Kilkenny’s Girl in Green!

Kilkenny's Jenny Clifford, who played for the Republic of Ireland's under-17 women's team in their UEFA qualifiers in Russia and Romania. Photo: Eoin Hennessy
It’s been a hectic few months in the life of Jenny Clifford, Kilkenny’s latest international soccer star - but she wouldn’t have had it any other way.

It’s been a hectic few months in the life of Jenny Clifford, Kilkenny’s latest international soccer star - but she wouldn’t have had it any other way.

The St Joseph’s Road native, who honed her skills with Barry O’Neill’s Evergreen, was a shining light for the Republic of Ireland over the last few months.

Several games at two age groups in three different countries meant Clifford was constantly on the go.

Jenny, a daughter of Michael (formerly of Freebooters) and Statia Clifford, first came to Irish under-17 manager Dave O’Connell’s attention when she played with the Republic of Ireland’s under-16s in the Development tournament who took on Wales, Belgium and the Czech Republic in May.

“We played Czech Republic, Belgium and Wales,” she recalled. “It seems like a long time ago now, but it was my first time playing with the national team. It’s been amazing how quickly it all came about.”

After that, the call came to step up to the under-17 level ahead of Ireland’s involvement in the UEFA women’s under-17 championship qualifiers in Russia in August.

“We were all brought up for trials before the squad was cut down to 22 players,” she said. “The week before the tournament we went to Carrickfergus for a friendly against Northern Ireland before the panel of 18 players was picked to go to Russia. I was delighted to make the squad.”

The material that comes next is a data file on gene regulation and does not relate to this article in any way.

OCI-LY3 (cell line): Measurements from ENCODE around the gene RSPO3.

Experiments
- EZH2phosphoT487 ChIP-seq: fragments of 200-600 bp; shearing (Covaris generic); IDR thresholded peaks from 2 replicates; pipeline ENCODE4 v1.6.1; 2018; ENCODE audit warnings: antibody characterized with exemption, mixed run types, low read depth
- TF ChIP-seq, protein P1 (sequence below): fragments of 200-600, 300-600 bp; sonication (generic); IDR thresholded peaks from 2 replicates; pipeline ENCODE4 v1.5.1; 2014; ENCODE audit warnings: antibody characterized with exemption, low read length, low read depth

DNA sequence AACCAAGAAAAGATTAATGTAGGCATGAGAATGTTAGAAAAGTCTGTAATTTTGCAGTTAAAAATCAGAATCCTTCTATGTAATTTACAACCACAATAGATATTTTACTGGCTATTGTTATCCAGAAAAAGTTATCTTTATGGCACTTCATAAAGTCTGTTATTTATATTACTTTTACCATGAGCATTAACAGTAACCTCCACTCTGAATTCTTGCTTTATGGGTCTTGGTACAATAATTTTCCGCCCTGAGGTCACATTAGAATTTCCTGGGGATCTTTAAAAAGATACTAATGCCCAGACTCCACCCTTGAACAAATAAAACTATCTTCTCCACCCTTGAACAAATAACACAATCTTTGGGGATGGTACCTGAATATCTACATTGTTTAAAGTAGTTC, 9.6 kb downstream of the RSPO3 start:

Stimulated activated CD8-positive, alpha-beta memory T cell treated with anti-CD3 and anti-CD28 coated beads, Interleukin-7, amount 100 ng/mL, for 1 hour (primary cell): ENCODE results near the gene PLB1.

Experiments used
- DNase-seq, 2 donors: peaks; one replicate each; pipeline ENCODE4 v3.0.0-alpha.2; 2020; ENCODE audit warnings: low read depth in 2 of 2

But what’s it like getting an international call-up? How do you find out you’re in?

“They send out emails, telling you what day you’ll receive it,” she said. “When the date comes around you’re waiting all day for that mail to come in! You’re up first thing in the morning, checking your mail all day. That’s what it was like for the trip to Russia, but I was in school when the squad for Romania was announced so I had other things to keep me busy!”

It was a long way to go to play games, but while in Russia Clifford helped Ireland make a bit of history.

Set new record

“We set a new national record for the highest score set by an Irish team when we beat Bosnia 12-1 in our opening game,” she said proudly. “It seemed like everything we hit went in that day. We were focused on making a good start to the group - if we’d lost it we would have been under pressure for the last two games - so we knew a win would give us a good start.”

A 1-0 win over Turkey in their second game meant Ireland had already qualified for the Elite Phase before they took on hosts Russia in their last game, giving them the luxury of relaxing and enjoying the game.

“Knowing we had already qualified was great - it was the best feeling ever,” she said. “Playing in Russia wasn’t too bad as we arrived a day before the other teams so we were used to playing in the heat. A few weeks after the Russia game we were called in for more training, with extra players called in to make sure every player knew their place wasn’t guaranteed for Romania.”

Playing in the Elite Phase, which included top seeds like Spain, France and Germany, was another step up for Clifford and her international colleagues.